A closure cap is provided for each end of the tube. Preferably one of these caps I4 is cup shaped and received externally over itsend of the tube as shown in Figs. 1 and 3. This cap is sealed in place. The cap is wax coated at least over its inner surface and preferably wax sealed against the end of the tube. The wax coating on It, too, is shown in exaggerated thickness. This cap is further sealed in place by gummed tape or preferably a creped paper adhesive band l6 which extends about the cap and tube as shown in Fig. 3. The creping of the paper band permits it to be snugly drawn about the diameter of the cap and about the diameter of the tube though these will keep the caps in a sanitary sterile condition protecting them from deposit of bacteria or other diameters are different.

Milk bottle caps [8 are disposed within. the tube after the caps have beenwaxed treated and while they are in the heated state. Preferably they are waxed with a paraflin wax compound at a temperature of approximately 240 F. and the impregnated wax is pressed into the caps so as not to leave any excessive wax upon the outer surface of the caps. The same type of wax compound may be used upon the inner surface of the tube and upon the end closures. The end closure for the opposite end of the tube may be cup shaped outwardly and is inserted within such opposite end of the tube as shown in Figs. 2 and 4.

Such end closure 20 is also wax coated and the wax coating may extend over its side wall to seal against the side wall of the tube through such coating is not shown as so extending in Fig. 4. The wax coating of such end closure is also indicated by the numeral I2 and heat seals against the wax coating [2 within the interior of the tube. The side wall of the tube In is crimped over inwardly at 22 within the tube over i the side wall 2| of the inserted end closure 20 as shown in Fig. 4 holding such end closure in place.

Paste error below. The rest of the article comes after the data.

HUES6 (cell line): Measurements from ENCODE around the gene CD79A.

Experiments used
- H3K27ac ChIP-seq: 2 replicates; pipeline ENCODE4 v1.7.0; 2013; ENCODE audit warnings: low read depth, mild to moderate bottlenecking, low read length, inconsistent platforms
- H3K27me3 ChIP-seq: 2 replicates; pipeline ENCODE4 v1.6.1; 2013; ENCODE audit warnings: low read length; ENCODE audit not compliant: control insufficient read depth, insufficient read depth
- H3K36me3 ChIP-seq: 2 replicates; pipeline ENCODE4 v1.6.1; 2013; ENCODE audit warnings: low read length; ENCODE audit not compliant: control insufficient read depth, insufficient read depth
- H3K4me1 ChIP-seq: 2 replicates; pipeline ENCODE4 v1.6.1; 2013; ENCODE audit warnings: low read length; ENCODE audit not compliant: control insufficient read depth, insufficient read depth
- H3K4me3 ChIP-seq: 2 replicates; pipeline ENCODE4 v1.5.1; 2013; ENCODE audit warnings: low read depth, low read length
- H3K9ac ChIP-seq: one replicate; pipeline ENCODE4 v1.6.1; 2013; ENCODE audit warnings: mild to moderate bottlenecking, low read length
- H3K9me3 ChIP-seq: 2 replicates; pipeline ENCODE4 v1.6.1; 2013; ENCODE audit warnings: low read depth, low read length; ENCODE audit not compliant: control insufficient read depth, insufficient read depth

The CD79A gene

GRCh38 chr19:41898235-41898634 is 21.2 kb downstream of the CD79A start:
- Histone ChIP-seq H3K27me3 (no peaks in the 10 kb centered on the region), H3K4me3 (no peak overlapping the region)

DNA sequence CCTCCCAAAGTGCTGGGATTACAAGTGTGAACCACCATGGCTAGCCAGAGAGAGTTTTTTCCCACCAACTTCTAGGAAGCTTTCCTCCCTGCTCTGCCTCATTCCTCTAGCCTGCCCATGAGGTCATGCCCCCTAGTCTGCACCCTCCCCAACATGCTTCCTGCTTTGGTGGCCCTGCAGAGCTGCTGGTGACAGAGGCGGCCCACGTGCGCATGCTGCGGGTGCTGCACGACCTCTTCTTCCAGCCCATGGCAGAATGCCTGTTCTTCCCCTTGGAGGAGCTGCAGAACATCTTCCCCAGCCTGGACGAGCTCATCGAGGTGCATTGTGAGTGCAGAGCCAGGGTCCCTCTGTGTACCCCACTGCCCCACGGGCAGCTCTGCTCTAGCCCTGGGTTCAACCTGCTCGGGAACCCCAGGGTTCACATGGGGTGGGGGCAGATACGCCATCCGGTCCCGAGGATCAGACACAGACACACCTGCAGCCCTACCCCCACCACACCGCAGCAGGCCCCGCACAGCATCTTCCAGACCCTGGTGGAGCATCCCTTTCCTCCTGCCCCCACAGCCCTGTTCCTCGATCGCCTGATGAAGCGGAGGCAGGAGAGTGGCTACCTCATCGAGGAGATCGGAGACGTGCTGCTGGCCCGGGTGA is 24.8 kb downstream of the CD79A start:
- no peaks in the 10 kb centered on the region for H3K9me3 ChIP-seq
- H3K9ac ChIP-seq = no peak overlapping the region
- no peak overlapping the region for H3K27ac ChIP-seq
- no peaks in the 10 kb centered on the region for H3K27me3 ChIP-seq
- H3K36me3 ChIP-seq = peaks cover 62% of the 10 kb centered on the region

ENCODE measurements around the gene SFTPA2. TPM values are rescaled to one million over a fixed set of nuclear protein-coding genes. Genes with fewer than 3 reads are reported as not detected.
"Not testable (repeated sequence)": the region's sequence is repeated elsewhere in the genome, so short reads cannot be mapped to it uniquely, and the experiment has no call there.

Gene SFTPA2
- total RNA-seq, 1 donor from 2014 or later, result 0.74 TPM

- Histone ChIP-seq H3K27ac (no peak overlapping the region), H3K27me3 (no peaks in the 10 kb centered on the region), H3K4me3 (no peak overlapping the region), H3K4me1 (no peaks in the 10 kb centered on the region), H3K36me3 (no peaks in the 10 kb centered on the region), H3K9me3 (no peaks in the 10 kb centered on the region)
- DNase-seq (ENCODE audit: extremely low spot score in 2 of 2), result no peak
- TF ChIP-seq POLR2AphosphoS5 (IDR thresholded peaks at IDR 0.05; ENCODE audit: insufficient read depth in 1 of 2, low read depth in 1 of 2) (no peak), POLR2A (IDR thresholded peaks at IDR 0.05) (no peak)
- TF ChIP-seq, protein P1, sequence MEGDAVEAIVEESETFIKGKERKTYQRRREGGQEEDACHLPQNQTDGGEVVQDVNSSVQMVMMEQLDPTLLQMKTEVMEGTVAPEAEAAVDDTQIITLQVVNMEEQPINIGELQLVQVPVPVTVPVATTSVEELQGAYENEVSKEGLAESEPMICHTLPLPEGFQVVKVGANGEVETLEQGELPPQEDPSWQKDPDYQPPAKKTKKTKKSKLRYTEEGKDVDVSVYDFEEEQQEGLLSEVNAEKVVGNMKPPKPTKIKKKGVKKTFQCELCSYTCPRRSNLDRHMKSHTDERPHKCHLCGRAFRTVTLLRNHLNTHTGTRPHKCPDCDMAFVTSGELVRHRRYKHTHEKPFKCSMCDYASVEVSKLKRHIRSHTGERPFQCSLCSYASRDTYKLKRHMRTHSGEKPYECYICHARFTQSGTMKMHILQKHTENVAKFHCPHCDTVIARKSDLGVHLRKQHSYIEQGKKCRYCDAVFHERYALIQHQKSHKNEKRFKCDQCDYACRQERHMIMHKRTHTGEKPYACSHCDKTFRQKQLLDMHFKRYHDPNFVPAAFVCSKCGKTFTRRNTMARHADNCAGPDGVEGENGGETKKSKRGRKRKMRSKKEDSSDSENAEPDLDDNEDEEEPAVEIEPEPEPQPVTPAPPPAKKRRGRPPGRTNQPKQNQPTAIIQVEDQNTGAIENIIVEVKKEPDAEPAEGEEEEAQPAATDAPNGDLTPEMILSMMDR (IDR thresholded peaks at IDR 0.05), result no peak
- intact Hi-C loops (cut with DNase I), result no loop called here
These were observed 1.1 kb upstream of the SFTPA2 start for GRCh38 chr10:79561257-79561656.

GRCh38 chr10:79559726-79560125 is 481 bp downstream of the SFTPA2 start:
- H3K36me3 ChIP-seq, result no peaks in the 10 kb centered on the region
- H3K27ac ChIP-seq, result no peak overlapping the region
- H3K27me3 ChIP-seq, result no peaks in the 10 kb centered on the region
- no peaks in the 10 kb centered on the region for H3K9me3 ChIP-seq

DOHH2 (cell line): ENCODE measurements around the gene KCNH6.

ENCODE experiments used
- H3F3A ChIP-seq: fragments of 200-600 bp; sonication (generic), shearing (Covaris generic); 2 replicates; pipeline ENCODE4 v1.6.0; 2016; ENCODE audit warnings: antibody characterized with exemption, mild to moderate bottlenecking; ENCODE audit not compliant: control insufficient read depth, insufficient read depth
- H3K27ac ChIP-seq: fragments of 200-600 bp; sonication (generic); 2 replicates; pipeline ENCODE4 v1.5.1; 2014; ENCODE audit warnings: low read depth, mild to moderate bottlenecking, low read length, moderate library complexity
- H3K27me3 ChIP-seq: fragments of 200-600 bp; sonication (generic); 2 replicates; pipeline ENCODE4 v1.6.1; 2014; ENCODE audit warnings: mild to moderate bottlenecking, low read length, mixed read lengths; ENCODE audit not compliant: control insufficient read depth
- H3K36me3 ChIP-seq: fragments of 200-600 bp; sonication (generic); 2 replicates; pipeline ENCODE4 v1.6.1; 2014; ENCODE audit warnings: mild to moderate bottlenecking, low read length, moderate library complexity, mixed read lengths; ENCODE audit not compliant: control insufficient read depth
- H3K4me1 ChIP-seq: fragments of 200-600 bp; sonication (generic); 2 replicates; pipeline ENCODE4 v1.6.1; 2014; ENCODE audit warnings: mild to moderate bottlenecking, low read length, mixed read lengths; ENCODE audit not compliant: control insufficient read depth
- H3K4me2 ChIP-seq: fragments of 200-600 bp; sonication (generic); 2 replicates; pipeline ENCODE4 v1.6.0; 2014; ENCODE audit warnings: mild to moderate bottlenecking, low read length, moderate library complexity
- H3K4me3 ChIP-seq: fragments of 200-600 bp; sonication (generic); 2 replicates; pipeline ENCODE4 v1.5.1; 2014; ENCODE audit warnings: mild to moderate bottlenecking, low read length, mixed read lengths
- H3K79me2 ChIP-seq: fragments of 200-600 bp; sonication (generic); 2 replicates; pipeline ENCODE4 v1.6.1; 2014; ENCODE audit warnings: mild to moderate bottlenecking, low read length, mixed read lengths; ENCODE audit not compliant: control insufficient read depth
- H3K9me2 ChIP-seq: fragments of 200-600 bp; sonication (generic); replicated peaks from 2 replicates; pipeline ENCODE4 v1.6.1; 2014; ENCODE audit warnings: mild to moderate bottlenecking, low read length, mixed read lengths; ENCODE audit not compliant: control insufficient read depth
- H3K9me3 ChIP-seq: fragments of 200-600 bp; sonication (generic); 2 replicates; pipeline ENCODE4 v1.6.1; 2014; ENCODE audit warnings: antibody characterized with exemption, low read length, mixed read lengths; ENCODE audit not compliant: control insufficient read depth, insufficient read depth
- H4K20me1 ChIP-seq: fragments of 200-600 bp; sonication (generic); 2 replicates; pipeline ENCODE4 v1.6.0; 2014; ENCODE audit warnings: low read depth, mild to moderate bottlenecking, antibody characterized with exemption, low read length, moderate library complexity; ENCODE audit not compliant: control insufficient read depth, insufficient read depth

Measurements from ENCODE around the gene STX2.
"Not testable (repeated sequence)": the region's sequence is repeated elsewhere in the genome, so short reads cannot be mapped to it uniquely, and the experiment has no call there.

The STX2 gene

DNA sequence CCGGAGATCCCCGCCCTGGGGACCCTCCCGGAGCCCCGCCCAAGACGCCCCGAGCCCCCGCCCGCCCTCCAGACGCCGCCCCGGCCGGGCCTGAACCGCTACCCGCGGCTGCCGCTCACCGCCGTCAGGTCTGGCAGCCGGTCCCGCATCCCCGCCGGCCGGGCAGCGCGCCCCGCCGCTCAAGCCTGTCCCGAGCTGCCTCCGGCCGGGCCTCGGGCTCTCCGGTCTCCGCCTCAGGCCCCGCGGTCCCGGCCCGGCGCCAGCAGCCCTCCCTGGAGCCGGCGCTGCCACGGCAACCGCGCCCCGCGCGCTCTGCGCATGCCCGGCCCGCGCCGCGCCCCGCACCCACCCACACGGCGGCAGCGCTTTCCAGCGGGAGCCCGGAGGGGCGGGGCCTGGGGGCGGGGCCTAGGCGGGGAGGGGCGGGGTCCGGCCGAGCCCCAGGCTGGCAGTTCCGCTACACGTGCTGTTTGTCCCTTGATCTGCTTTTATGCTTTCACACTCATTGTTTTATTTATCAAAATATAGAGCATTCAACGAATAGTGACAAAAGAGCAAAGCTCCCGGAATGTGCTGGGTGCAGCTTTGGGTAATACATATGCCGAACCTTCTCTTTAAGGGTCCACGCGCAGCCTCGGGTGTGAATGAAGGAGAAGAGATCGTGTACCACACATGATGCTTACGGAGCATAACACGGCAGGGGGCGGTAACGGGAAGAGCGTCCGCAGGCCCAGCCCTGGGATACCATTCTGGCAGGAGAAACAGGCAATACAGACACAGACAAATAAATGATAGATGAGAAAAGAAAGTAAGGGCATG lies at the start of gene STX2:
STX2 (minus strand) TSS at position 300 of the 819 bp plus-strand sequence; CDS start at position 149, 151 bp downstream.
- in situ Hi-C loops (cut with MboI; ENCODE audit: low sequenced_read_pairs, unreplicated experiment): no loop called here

Dairies generally make use of many difierent kinds of milk bottle caps which are printed to indicate the particular kind of milk within the bottle upon which the cap is used. To readily identify the particular kind of caps withinany tube I insert within the cup shaped end 010- sure 20 a'single milk bottle cap l8 with its printed side exposed to view. This cap I8 is held in place within the cup 20 by the crimped over side wall 22* of the tube as' shown in" Figs. 2 and 4.

I prefer to package the milk bottle caps while they are hot from the wax with which they are impregnated so that the retained heat. of? the packaged caps confined within the tube is sufficoatings of the two end closureswith the wax to hold five hundred caps and when the caps are desired for use in the capping machines the external closure I2 is removed and the caps are readily discharged through such end of the tube. This end of the tube has an internal diameter at the end which equals the internal diameter of the tube body at its mid-section which is not true of the opposite end of the tube where the side wall has been crimped into the tube and the caps are therefore" readily discharged from this free end of the tube. The wax coating over the inner face of the tube facilitates movement of the caps coating over the inner wall' o'f the tube body.

minimizing" the: possibility of the caps clogging up within the tube. What'Iclaim': j

That'metnodef packaging bottle caps which